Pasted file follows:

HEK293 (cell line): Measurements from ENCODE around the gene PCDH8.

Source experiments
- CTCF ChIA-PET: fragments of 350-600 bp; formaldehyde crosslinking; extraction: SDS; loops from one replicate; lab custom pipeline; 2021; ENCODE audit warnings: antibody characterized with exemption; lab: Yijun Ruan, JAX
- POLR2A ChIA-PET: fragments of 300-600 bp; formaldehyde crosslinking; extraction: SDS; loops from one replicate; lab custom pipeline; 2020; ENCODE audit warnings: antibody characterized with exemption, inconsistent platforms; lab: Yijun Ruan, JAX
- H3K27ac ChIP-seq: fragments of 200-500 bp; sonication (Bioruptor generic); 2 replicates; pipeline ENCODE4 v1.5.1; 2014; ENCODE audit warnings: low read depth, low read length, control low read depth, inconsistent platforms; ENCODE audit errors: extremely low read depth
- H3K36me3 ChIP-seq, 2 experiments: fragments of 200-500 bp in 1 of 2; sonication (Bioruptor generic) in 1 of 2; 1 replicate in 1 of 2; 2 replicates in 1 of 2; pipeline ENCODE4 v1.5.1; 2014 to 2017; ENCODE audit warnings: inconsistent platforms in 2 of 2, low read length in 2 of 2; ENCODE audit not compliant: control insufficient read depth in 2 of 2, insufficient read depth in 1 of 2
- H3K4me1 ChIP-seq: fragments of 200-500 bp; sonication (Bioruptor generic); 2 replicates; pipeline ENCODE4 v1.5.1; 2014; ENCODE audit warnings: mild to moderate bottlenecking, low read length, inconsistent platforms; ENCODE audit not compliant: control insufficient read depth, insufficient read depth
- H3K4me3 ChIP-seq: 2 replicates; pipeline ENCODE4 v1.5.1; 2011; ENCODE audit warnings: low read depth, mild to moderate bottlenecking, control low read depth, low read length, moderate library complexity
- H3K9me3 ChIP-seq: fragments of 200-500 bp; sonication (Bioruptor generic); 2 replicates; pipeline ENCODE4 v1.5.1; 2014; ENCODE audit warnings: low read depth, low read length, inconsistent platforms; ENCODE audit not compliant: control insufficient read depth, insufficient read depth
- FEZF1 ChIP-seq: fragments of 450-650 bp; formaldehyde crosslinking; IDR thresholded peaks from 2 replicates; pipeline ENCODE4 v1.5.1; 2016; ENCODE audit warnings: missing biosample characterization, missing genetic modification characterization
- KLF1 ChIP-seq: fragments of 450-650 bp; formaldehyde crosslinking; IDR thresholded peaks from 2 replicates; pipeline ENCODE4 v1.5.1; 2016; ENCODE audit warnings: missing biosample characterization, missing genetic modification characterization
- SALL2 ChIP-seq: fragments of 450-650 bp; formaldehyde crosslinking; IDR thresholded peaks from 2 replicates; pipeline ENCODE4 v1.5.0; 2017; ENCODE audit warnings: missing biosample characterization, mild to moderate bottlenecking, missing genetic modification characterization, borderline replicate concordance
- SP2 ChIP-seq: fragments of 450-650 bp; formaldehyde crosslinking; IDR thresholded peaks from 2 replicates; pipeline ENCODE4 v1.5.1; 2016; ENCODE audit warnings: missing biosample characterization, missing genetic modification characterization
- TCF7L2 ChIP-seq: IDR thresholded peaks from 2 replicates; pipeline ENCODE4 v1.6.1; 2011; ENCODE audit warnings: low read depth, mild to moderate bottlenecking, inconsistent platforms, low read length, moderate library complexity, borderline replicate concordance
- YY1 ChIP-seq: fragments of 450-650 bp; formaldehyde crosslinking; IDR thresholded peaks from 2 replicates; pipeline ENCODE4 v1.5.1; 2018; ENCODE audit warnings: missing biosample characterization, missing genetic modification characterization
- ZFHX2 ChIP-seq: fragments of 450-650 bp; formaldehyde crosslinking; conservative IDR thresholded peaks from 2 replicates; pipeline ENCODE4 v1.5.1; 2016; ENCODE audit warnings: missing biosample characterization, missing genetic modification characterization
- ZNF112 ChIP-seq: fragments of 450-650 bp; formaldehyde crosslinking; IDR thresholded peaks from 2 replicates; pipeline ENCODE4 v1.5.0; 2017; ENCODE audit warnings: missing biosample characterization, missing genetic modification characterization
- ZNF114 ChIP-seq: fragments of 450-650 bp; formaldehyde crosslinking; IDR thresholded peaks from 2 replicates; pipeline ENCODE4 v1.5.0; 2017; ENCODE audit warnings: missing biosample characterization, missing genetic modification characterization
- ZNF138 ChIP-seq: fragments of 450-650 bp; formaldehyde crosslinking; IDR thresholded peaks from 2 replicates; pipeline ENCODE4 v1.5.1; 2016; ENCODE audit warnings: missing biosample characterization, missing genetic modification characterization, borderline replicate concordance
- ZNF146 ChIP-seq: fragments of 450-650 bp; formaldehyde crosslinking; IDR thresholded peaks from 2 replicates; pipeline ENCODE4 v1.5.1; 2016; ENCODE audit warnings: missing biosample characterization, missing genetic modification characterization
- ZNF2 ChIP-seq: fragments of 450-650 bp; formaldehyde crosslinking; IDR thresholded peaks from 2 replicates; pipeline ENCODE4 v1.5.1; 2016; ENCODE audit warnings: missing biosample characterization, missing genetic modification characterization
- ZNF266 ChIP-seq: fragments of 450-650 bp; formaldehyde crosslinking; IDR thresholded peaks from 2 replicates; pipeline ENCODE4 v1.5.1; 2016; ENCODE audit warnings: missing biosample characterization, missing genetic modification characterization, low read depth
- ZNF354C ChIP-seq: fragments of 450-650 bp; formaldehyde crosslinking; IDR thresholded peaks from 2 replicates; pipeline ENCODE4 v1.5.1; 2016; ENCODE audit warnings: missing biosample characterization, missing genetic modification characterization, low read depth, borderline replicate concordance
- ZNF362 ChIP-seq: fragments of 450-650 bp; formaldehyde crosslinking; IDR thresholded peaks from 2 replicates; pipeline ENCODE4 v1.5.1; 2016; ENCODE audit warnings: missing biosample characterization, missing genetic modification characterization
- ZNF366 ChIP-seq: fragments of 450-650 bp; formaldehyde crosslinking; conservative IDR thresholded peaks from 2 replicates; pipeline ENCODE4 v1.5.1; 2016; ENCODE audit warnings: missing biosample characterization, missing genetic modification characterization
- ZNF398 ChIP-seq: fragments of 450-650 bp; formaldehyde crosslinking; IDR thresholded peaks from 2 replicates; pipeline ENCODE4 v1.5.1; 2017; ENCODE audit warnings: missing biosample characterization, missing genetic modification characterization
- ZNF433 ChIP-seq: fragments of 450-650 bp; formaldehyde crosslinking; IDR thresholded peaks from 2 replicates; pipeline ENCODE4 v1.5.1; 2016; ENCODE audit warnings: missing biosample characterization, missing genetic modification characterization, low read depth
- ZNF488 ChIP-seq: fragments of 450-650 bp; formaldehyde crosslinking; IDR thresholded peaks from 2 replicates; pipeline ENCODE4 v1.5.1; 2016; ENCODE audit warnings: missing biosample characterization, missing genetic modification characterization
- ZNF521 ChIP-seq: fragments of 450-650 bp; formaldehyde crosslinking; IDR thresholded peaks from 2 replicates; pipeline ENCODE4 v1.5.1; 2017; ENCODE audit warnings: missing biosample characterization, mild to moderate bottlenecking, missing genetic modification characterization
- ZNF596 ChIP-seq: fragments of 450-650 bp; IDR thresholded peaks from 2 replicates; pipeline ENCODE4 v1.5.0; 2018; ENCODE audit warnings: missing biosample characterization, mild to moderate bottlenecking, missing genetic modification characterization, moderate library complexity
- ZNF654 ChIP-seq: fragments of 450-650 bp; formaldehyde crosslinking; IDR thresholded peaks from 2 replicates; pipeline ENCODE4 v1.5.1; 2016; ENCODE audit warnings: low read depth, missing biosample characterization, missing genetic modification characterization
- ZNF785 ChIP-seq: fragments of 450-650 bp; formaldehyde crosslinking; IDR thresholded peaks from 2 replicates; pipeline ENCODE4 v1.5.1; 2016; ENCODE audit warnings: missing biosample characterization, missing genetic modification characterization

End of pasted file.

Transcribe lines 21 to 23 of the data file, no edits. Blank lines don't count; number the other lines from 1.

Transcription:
- ZNF2 ChIP-seq: fragments of 450-650 bp; formaldehyde crosslinking; IDR thresholded peaks from 2 replicates; pipeline ENCODE4 v1.5.1; 2016; ENCODE audit warnings: missing biosample characterization, missing genetic modification characterization
- ZNF266 ChIP-seq: fragments of 450-650 bp; formaldehyde crosslinking; IDR thresholded peaks from 2 replicates; pipeline ENCODE4 v1.5.1; 2016; ENCODE audit warnings: missing biosample characterization, missing genetic modification characterization, low read depth
- ZNF354C ChIP-seq: fragments of 450-650 bp; formaldehyde crosslinking; IDR thresholded peaks from 2 replicates; pipeline ENCODE4 v1.5.1; 2016; ENCODE audit warnings: missing biosample characterization, missing genetic modification characterization, low read depth, borderline replicate concordance